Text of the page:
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If you live in Southern California or have been on social media over the weekend, you may have been shocked to find out that a new coffee shop has been making waves, and it is called the “Dumb Starbucks.” The “Dumb Starbucks” opened up shop this past Friday and is located in a strip mall in Los Angeles. Despite its interesting name, the new coffee shop has also been turning heads because its logo, color scheme, menu, and even cups look nearly identical to that of Starbucks.

In a document entitled “Frequently Asked Questions,” the Dumb Starbucks shop admits that it “is not affiliated in any way with Starbucks Corporation. We are simply using their name and logo for marketing purposes.” You may be asking yourself, “what marketing purposes are they referring to?” You may be thinking, “surely any company looking to actually go head to head with the great Starbucks Coffee Company would be selling something.”

Well, although the Dumb Starbucks states that it is a real business and has been serving coffee and pastries to the public, it has yet to charge its patrons for any of it. As a result, no one really knows what this new shop is actually trying to do, as it clearly does not appear to be actually competing with the true Starbucks, who nearly dominates the coffee market. Moreover, there does not appear to be any commercial purpose for the Dumb Starbucks shop as it is not actually charging for its goodies.

What is even more interesting is the fact that the Dumb Starbucks states that “Although we are a fully functioning coffee shop, for legal reasons Dumb Starbucks needs to be categorized as a work of parody art. So, in the eyes of the law, our “coffee shop” is actually an art gallery and the “coffee” you’re buying is considered the art.”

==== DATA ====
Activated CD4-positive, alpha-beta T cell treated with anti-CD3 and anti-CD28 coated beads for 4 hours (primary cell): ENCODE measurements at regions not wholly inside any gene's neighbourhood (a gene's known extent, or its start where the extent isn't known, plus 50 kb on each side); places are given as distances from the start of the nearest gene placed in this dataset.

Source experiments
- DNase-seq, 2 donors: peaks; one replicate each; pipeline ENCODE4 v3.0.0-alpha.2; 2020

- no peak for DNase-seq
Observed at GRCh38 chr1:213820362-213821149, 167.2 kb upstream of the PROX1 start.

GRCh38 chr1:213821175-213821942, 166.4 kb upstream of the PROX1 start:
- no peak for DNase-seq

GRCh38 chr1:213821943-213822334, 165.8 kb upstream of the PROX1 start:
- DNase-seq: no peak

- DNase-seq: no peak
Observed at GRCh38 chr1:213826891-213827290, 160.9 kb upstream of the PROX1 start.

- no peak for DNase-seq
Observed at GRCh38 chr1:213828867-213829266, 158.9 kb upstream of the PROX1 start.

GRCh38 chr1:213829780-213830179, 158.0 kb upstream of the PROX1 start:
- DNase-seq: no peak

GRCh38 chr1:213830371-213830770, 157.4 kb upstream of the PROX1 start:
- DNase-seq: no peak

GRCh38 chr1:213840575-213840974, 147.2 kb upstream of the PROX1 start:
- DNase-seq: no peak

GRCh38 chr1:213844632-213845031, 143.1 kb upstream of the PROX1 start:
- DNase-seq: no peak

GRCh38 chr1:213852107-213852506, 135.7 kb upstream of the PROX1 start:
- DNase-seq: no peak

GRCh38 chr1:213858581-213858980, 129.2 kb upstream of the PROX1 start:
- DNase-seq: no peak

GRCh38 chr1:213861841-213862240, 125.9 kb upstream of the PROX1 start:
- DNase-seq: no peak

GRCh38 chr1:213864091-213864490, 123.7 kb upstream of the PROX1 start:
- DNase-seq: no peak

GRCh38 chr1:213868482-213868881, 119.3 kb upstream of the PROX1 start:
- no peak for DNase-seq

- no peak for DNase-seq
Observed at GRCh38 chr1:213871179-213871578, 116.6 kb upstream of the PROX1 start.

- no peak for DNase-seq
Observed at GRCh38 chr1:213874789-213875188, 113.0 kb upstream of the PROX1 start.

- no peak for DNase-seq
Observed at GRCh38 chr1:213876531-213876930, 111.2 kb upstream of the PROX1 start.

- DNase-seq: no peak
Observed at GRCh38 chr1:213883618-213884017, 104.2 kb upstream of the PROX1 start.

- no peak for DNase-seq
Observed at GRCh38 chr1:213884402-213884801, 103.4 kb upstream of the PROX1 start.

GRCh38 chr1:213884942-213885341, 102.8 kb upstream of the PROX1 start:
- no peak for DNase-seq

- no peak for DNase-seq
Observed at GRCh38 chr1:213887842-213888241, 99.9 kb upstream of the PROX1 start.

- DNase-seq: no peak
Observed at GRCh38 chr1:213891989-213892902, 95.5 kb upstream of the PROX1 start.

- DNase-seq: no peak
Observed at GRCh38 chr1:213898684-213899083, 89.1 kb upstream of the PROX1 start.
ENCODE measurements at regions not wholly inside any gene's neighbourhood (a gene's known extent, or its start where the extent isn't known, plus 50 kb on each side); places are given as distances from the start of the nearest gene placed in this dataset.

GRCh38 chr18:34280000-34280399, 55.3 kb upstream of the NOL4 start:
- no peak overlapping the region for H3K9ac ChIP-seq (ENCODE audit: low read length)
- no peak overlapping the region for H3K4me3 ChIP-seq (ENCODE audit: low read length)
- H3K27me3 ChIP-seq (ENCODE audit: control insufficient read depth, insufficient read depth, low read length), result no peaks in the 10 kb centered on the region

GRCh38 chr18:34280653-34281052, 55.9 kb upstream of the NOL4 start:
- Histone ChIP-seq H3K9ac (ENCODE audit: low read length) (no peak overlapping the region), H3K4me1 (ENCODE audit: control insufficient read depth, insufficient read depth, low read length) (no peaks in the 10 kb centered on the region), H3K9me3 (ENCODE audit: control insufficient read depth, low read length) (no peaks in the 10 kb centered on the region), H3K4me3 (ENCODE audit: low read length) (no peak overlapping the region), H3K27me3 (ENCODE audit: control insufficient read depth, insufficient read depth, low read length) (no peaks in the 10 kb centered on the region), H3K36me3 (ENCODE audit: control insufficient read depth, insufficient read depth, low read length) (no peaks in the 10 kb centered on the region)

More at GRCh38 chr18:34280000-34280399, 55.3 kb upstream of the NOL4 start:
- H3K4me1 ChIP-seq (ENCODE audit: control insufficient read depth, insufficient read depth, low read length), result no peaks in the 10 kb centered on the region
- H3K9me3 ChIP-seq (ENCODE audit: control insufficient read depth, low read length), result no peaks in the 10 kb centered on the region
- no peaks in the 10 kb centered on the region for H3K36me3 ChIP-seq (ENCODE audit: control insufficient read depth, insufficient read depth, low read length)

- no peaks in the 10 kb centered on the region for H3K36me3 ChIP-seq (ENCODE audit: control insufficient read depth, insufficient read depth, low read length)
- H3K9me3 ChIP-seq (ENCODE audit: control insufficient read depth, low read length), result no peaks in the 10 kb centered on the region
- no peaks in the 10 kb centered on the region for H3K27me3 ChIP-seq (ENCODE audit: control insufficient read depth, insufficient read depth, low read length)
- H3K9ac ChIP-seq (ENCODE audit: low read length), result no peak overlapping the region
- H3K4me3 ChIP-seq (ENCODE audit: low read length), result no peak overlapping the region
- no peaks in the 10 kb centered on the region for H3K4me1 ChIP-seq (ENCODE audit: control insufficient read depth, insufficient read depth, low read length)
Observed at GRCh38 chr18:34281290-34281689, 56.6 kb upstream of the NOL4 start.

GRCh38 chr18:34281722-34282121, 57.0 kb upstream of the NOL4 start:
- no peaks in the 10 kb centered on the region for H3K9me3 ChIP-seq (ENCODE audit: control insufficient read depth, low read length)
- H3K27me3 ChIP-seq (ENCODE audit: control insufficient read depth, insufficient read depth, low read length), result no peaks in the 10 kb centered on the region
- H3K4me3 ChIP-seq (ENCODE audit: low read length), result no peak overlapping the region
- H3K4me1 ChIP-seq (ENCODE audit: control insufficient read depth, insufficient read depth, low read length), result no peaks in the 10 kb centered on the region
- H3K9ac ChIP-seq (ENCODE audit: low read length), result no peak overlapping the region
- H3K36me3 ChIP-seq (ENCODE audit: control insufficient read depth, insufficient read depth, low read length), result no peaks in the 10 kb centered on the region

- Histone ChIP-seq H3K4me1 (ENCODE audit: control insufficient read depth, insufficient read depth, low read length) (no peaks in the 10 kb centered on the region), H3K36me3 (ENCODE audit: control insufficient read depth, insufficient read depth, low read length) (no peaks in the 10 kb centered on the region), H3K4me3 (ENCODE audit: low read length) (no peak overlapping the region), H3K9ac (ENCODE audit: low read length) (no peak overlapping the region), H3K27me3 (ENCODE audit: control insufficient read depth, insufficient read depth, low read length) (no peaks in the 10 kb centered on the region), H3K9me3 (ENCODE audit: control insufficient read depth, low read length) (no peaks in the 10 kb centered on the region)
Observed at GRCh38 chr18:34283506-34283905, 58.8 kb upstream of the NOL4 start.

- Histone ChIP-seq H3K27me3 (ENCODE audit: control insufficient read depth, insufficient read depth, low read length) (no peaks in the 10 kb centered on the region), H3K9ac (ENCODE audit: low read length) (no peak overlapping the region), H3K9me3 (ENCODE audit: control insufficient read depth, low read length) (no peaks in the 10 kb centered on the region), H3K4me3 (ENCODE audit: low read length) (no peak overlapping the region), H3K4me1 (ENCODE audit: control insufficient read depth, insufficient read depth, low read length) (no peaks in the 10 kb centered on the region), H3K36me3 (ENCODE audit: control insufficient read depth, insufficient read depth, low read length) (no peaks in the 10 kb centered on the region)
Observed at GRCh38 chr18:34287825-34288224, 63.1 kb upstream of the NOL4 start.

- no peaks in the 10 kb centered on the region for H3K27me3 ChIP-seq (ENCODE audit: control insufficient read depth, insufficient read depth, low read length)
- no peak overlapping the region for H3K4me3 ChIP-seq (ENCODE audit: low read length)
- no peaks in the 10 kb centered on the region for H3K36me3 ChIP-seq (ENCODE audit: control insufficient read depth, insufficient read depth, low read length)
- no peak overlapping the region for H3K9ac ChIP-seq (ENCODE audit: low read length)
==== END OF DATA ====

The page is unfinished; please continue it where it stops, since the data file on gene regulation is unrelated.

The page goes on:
Clearly, the folks at the Dumb Starbucks shop have spoken with a few trademark lawyers. A trademark is any word, phrase, design, slogan, or symbol that identifies a specific product brand or a specific brand of service, which in this case would include the word Starbucks, the Starbucks logo, and the green and white color scheme. So, why would the Dumb Starbucks shop use the Starbucks name, logo, and color scheme?

In trademark law, there is an exception which is sometimes referred to as the free speech or parody defense. This defense allows a third party, like the Dumb Starbucks, to use a trademark under First Amendment principles. In E.S.S. Entertainment 2000, Inc. v. Rock Star Videos, Inc., 547 F. 3d 1095 (9th Cir. 2008), the court stated that a parody of a trademark would be allowed under first amendment principles in instances where use of the trademark is artistic. The court gave two factors to be considered: (1) use of the trademark has artistic relevance to the work at issue and (2) use of the trademark does not explicitly mislead consumers as to the source of the mark or the work.

The Dumb Starbucks shop is relying on this parody defense. However, the parody defense is not an automatic defense to trademark infringement, and the judicial outcomes of such cases are usually very fact specific. If Starbucks brings them to court, the Dumb Starbucks shop may have to show that its use of Starbucks’ trademark is not actually misleading customers, which may be difficult to prove when (at first glance) its entire set up, right down to the font, is nearly identical to that of Starbucks. One thing is for sure, it will be interesting to see Starbucks’ response to this new coffee shop in the coming days.